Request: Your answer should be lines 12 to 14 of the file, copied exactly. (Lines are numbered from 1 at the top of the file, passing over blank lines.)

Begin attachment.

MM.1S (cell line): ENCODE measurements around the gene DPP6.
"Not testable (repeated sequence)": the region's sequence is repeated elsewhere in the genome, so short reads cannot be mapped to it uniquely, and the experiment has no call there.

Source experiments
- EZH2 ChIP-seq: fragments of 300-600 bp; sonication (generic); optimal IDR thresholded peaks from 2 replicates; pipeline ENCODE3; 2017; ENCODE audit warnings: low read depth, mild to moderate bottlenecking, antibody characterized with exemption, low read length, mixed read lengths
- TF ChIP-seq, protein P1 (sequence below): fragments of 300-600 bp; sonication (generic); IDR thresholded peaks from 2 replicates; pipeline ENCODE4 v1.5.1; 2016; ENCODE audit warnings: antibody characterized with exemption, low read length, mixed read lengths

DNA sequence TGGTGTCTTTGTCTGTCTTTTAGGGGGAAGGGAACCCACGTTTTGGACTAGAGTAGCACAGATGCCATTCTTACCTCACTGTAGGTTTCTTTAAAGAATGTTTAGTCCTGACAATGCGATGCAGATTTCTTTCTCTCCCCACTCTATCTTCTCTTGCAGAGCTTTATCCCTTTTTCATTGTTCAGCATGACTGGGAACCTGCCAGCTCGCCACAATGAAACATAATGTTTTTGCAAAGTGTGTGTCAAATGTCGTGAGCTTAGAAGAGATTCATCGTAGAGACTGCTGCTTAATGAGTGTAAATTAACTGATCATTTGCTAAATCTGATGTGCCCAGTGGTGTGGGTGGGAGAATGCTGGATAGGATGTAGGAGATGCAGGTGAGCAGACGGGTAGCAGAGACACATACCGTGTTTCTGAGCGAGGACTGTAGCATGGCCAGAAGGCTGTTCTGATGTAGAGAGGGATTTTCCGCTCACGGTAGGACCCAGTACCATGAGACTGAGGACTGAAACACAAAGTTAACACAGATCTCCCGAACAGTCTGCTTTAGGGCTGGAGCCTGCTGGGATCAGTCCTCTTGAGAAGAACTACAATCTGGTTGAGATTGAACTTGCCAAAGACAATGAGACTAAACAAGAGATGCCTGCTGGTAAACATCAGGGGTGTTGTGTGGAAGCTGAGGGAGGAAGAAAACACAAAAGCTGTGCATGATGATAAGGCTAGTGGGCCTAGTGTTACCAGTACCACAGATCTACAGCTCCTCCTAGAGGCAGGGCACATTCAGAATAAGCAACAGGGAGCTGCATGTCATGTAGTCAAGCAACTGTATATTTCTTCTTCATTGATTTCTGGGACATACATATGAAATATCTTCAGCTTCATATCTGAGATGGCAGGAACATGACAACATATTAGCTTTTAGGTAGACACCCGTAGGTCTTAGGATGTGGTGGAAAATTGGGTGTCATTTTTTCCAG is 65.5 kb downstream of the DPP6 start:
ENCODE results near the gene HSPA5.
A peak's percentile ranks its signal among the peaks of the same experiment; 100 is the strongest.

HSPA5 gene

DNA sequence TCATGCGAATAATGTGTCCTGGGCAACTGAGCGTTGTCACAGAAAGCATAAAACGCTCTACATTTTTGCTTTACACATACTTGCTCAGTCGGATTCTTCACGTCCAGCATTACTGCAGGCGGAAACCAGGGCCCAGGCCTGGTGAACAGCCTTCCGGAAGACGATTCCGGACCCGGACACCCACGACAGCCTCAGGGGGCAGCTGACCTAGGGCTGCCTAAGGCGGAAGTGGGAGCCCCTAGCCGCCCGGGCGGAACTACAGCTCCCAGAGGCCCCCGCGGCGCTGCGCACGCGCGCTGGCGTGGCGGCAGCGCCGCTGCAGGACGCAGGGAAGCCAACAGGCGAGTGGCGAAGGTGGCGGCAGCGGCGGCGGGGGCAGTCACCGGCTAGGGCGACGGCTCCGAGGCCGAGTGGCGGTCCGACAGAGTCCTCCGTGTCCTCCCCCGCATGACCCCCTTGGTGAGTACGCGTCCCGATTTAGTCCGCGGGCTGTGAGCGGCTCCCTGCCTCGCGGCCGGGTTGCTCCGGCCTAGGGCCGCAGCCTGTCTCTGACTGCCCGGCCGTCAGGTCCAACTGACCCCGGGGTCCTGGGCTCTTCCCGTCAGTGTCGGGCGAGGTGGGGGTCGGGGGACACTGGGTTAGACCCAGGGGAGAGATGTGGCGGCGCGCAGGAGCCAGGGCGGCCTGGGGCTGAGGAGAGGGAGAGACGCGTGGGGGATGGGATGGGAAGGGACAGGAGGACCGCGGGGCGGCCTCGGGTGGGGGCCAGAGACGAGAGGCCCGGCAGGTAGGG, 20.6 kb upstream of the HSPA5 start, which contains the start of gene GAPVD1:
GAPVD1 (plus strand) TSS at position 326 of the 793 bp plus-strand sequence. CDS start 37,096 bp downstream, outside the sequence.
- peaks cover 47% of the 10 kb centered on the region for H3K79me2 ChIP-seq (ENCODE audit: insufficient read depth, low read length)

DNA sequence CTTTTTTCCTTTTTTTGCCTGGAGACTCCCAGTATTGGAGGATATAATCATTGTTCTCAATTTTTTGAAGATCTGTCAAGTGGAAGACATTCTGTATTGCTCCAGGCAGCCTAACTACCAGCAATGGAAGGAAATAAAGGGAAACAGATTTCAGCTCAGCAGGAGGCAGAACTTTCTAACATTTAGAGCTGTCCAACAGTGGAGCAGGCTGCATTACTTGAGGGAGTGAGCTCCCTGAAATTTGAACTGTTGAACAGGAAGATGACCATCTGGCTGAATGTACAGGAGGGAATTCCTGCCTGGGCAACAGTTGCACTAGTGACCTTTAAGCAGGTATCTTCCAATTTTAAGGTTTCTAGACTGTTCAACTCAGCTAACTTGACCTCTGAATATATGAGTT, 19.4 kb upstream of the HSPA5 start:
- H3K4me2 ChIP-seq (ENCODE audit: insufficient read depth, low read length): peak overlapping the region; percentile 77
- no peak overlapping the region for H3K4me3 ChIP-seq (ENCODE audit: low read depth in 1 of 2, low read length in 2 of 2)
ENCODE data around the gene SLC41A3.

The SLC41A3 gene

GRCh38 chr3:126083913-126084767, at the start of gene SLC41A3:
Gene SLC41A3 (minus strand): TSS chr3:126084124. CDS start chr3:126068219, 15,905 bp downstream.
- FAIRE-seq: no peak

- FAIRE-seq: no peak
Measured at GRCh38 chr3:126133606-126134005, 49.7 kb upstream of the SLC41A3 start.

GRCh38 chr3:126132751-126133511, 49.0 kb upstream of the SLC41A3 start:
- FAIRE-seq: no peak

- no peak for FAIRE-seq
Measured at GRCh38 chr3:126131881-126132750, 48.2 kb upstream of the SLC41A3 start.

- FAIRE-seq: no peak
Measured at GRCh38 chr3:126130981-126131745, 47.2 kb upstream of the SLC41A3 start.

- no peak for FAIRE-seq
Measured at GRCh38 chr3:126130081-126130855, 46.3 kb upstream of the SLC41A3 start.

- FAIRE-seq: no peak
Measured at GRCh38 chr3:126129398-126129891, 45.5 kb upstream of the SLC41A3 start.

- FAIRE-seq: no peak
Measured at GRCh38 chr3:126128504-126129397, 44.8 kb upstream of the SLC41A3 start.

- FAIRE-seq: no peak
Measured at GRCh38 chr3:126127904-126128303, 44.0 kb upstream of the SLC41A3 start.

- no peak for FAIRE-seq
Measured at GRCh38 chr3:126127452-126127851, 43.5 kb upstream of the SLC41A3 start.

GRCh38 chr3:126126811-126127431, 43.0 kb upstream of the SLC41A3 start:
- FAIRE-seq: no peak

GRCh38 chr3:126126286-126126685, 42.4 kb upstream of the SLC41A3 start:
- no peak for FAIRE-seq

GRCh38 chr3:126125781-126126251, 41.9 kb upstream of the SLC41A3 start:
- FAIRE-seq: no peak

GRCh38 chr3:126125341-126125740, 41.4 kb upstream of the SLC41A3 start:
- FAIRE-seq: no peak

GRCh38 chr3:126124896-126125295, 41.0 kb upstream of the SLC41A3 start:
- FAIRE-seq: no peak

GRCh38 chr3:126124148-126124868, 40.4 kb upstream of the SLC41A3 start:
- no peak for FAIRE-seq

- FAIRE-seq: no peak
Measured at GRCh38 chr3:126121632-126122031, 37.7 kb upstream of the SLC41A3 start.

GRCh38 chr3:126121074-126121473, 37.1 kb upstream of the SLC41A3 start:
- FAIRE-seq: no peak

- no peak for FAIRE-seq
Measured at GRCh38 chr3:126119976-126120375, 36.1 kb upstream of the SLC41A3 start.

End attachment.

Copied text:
- peaks cover 47% of the 10 kb centered on the region for H3K79me2 ChIP-seq (ENCODE audit: insufficient read depth, low read length)

DNA sequence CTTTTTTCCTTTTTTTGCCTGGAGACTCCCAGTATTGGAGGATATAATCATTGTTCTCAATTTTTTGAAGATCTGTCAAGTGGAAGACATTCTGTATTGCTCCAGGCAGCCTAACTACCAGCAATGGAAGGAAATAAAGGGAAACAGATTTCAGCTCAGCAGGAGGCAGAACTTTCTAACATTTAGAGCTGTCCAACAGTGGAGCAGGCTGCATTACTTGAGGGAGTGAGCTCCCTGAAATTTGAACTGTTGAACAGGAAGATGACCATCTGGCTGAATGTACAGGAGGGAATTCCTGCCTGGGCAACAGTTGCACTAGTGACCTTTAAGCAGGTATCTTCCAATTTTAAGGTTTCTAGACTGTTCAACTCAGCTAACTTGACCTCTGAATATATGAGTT, 19.4 kb upstream of the HSPA5 start:
- H3K4me2 ChIP-seq (ENCODE audit: insufficient read depth, low read length): peak overlapping the region; percentile 77